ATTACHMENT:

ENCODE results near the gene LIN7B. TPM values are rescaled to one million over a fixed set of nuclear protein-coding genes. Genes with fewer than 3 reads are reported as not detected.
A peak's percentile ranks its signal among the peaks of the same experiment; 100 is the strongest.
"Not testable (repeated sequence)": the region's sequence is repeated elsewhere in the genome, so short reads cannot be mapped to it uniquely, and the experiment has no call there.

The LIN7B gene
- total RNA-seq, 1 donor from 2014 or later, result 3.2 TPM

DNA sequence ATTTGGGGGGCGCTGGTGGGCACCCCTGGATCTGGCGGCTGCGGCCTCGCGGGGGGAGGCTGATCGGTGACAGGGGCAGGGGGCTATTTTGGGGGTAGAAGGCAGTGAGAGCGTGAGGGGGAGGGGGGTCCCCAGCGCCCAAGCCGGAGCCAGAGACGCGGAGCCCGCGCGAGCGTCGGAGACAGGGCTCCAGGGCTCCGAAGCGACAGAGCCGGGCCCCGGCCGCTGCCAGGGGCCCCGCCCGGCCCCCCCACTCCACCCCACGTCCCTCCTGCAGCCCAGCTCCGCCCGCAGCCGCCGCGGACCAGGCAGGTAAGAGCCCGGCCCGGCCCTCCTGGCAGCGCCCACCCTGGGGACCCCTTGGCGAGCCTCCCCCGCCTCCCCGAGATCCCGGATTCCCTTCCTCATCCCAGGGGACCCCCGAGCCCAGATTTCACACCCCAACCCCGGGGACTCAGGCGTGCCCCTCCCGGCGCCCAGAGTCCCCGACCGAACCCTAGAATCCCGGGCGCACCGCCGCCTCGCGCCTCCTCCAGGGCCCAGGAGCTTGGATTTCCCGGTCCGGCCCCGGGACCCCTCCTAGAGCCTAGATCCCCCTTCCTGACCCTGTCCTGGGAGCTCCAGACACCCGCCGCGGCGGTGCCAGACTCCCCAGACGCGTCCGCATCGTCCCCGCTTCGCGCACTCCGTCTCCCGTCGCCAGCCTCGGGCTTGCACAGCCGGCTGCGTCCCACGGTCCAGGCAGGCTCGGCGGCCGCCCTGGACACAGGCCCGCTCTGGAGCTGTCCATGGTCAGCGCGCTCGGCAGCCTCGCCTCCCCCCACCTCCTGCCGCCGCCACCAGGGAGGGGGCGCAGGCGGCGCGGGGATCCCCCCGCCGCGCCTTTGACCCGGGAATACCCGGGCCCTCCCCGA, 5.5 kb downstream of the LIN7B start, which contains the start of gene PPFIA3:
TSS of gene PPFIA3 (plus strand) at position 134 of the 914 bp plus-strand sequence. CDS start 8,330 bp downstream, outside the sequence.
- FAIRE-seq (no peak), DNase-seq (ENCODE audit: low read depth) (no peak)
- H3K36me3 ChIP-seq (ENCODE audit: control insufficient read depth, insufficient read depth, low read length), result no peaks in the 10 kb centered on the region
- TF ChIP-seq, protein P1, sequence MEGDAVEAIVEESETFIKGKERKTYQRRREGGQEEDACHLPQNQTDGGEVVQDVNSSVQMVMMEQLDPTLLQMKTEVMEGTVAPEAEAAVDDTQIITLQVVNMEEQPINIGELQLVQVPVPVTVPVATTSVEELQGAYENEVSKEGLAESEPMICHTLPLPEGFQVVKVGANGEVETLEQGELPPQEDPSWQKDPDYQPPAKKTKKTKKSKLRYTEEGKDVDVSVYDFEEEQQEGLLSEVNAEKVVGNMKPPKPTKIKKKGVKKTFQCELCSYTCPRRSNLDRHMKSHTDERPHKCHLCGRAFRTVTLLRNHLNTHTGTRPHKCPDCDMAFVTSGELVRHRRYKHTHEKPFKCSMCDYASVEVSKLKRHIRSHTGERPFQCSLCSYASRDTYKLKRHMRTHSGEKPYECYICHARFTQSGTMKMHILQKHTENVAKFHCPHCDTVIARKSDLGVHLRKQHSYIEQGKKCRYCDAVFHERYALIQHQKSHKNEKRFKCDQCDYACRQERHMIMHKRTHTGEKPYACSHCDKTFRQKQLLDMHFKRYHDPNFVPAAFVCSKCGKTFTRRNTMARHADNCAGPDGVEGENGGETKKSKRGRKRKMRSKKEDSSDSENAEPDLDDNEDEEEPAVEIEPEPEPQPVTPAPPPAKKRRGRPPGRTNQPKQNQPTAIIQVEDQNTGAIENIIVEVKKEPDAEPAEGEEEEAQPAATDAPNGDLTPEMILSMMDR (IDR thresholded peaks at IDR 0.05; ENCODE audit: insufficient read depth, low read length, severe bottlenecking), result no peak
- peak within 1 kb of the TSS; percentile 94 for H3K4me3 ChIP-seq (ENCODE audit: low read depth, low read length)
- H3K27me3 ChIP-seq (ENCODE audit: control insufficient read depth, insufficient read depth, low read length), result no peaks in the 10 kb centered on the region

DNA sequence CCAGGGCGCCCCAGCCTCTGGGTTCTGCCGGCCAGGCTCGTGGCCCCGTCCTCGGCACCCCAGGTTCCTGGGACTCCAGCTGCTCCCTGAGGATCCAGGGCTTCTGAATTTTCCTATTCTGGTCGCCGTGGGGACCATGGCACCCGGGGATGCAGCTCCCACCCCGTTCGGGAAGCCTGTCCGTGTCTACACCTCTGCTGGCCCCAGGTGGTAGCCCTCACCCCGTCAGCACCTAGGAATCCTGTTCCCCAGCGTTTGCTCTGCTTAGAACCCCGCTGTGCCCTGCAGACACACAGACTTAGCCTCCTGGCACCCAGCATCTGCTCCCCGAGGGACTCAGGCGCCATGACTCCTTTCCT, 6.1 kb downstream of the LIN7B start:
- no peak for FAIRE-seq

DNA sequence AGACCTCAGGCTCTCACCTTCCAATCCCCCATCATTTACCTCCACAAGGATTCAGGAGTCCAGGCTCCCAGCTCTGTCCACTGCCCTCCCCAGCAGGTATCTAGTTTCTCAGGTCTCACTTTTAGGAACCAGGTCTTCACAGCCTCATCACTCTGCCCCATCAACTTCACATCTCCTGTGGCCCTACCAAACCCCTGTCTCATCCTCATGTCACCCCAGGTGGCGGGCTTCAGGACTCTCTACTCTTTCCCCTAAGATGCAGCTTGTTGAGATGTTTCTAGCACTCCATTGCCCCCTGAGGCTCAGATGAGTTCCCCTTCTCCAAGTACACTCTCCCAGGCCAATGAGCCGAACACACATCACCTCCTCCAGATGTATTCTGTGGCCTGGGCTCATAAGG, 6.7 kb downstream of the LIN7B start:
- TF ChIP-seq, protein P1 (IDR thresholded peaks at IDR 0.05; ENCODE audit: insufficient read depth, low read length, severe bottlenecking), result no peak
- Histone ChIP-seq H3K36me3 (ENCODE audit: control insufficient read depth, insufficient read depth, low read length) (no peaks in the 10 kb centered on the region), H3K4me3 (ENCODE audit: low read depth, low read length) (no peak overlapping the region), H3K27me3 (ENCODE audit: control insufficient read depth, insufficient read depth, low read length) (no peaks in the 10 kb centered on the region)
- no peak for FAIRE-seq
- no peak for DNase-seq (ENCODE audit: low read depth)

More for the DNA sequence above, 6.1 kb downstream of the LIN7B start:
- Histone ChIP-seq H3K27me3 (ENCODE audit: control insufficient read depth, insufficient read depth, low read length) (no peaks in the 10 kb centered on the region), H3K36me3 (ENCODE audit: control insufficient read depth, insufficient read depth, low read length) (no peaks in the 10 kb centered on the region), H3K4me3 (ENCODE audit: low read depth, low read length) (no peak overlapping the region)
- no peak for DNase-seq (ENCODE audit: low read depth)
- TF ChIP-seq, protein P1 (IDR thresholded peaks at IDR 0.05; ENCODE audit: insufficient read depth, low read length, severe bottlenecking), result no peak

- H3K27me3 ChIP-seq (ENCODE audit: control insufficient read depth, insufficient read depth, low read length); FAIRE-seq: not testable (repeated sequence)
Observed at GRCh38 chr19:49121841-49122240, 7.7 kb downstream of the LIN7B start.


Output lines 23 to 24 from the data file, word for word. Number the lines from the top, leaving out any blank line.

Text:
- TF ChIP-seq, protein P1 (IDR thresholded peaks at IDR 0.05; ENCODE audit: insufficient read depth, low read length, severe bottlenecking), result no peak

- H3K27me3 ChIP-seq (ENCODE audit: control insufficient read depth, insufficient read depth, low read length); FAIRE-seq: not testable (repeated sequence)